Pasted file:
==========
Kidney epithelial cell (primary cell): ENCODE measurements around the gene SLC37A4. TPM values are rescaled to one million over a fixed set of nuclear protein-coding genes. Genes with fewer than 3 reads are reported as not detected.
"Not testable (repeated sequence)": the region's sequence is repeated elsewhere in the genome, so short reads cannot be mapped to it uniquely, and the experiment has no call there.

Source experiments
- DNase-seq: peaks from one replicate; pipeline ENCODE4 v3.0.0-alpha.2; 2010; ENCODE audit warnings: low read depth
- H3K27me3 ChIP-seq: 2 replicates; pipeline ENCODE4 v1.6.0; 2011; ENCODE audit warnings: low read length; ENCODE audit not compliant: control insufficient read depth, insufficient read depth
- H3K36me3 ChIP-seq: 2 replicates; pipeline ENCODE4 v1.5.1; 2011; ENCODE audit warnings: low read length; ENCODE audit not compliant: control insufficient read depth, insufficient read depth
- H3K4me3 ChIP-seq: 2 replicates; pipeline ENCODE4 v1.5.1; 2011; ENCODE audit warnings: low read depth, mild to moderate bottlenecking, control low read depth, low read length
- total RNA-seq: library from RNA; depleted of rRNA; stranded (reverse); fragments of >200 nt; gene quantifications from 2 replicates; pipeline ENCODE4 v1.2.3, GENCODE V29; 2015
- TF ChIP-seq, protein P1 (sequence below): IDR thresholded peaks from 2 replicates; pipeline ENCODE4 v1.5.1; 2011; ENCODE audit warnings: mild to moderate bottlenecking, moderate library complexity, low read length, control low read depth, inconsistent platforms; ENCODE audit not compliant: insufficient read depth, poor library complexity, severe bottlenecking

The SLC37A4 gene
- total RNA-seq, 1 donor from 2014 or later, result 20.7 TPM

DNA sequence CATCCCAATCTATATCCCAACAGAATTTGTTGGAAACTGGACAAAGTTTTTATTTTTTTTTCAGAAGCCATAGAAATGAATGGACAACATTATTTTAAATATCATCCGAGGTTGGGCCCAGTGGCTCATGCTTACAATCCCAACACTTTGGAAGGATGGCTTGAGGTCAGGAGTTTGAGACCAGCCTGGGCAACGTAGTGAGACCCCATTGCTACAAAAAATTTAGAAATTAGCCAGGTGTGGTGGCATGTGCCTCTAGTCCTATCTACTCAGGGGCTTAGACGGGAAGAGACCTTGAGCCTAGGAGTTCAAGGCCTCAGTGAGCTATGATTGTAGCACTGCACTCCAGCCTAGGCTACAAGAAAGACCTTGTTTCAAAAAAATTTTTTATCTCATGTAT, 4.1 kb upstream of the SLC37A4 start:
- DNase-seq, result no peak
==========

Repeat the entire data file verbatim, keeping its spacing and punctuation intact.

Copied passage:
Kidney epithelial cell (primary cell): ENCODE measurements around the gene SLC37A4. TPM values are rescaled to one million over a fixed set of nuclear protein-coding genes. Genes with fewer than 3 reads are reported as not detected.
"Not testable (repeated sequence)": the region's sequence is repeated elsewhere in the genome, so short reads cannot be mapped to it uniquely, and the experiment has no call there.

Source experiments
- DNase-seq: peaks from one replicate; pipeline ENCODE4 v3.0.0-alpha.2; 2010; ENCODE audit warnings: low read depth
- H3K27me3 ChIP-seq: 2 replicates; pipeline ENCODE4 v1.6.0; 2011; ENCODE audit warnings: low read length; ENCODE audit not compliant: control insufficient read depth, insufficient read depth
- H3K36me3 ChIP-seq: 2 replicates; pipeline ENCODE4 v1.5.1; 2011; ENCODE audit warnings: low read length; ENCODE audit not compliant: control insufficient read depth, insufficient read depth
- H3K4me3 ChIP-seq: 2 replicates; pipeline ENCODE4 v1.5.1; 2011; ENCODE audit warnings: low read depth, mild to moderate bottlenecking, control low read depth, low read length
- total RNA-seq: library from RNA; depleted of rRNA; stranded (reverse); fragments of >200 nt; gene quantifications from 2 replicates; pipeline ENCODE4 v1.2.3, GENCODE V29; 2015
- TF ChIP-seq, protein P1 (sequence below): IDR thresholded peaks from 2 replicates; pipeline ENCODE4 v1.5.1; 2011; ENCODE audit warnings: mild to moderate bottlenecking, moderate library complexity, low read length, control low read depth, inconsistent platforms; ENCODE audit not compliant: insufficient read depth, poor library complexity, severe bottlenecking

The SLC37A4 gene
- total RNA-seq, 1 donor from 2014 or later, result 20.7 TPM

DNA sequence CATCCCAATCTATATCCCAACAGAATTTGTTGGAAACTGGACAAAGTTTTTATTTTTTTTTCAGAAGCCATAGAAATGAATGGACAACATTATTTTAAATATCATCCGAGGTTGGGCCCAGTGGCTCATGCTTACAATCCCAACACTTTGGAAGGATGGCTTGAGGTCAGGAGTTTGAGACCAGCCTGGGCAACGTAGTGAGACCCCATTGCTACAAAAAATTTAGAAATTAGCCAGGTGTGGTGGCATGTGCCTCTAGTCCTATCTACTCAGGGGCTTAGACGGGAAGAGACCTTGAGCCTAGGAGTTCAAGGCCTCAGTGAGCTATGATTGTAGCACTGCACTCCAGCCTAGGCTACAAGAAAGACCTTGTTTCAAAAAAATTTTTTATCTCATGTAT, 4.1 kb upstream of the SLC37A4 start:
- DNase-seq, result no peak